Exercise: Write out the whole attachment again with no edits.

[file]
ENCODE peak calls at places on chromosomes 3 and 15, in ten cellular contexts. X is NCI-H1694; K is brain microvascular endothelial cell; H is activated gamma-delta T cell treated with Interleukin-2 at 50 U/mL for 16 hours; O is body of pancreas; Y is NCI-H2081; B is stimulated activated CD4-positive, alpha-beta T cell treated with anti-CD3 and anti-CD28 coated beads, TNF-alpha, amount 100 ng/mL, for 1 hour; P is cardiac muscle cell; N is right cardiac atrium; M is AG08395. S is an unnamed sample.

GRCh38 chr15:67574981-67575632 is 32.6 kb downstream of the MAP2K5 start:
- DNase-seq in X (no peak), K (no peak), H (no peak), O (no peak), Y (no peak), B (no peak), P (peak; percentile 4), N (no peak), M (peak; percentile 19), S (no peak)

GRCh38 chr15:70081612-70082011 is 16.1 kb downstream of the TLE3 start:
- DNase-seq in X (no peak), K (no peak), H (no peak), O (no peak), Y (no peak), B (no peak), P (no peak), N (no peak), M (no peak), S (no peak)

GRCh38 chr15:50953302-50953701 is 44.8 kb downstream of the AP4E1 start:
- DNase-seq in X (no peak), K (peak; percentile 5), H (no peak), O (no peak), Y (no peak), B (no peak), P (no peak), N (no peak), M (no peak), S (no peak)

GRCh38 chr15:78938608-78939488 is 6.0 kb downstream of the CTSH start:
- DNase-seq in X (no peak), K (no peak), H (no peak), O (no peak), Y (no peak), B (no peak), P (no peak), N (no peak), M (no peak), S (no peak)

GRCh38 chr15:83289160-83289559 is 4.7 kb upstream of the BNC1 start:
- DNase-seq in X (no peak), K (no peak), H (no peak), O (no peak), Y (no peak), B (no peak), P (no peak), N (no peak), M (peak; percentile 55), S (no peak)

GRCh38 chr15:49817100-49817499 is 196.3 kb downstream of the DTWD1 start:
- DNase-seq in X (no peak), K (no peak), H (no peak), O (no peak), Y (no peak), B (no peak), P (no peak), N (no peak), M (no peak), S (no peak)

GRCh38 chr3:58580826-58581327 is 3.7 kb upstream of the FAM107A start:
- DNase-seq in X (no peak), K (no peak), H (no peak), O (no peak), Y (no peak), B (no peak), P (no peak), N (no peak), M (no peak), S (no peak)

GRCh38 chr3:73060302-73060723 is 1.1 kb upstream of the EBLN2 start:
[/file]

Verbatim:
ENCODE peak calls at places on chromosomes 3 and 15, in ten cellular contexts. X is NCI-H1694; K is brain microvascular endothelial cell; H is activated gamma-delta T cell treated with Interleukin-2 at 50 U/mL for 16 hours; O is body of pancreas; Y is NCI-H2081; B is stimulated activated CD4-positive, alpha-beta T cell treated with anti-CD3 and anti-CD28 coated beads, TNF-alpha, amount 100 ng/mL, for 1 hour; P is cardiac muscle cell; N is right cardiac atrium; M is AG08395. S is an unnamed sample.

GRCh38 chr15:67574981-67575632 is 32.6 kb downstream of the MAP2K5 start:
- DNase-seq in X (no peak), K (no peak), H (no peak), O (no peak), Y (no peak), B (no peak), P (peak; percentile 4), N (no peak), M (peak; percentile 19), S (no peak)

GRCh38 chr15:70081612-70082011 is 16.1 kb downstream of the TLE3 start:
- DNase-seq in X (no peak), K (no peak), H (no peak), O (no peak), Y (no peak), B (no peak), P (no peak), N (no peak), M (no peak), S (no peak)

GRCh38 chr15:50953302-50953701 is 44.8 kb downstream of the AP4E1 start:
- DNase-seq in X (no peak), K (peak; percentile 5), H (no peak), O (no peak), Y (no peak), B (no peak), P (no peak), N (no peak), M (no peak), S (no peak)

GRCh38 chr15:78938608-78939488 is 6.0 kb downstream of the CTSH start:
- DNase-seq in X (no peak), K (no peak), H (no peak), O (no peak), Y (no peak), B (no peak), P (no peak), N (no peak), M (no peak), S (no peak)

GRCh38 chr15:83289160-83289559 is 4.7 kb upstream of the BNC1 start:
- DNase-seq in X (no peak), K (no peak), H (no peak), O (no peak), Y (no peak), B (no peak), P (no peak), N (no peak), M (peak; percentile 55), S (no peak)

GRCh38 chr15:49817100-49817499 is 196.3 kb downstream of the DTWD1 start:
- DNase-seq in X (no peak), K (no peak), H (no peak), O (no peak), Y (no peak), B (no peak), P (no peak), N (no peak), M (no peak), S (no peak)

GRCh38 chr3:58580826-58581327 is 3.7 kb upstream of the FAM107A start:
- DNase-seq in X (no peak), K (no peak), H (no peak), O (no peak), Y (no peak), B (no peak), P (no peak), N (no peak), M (no peak), S (no peak)

GRCh38 chr3:73060302-73060723 is 1.1 kb upstream of the EBLN2 start: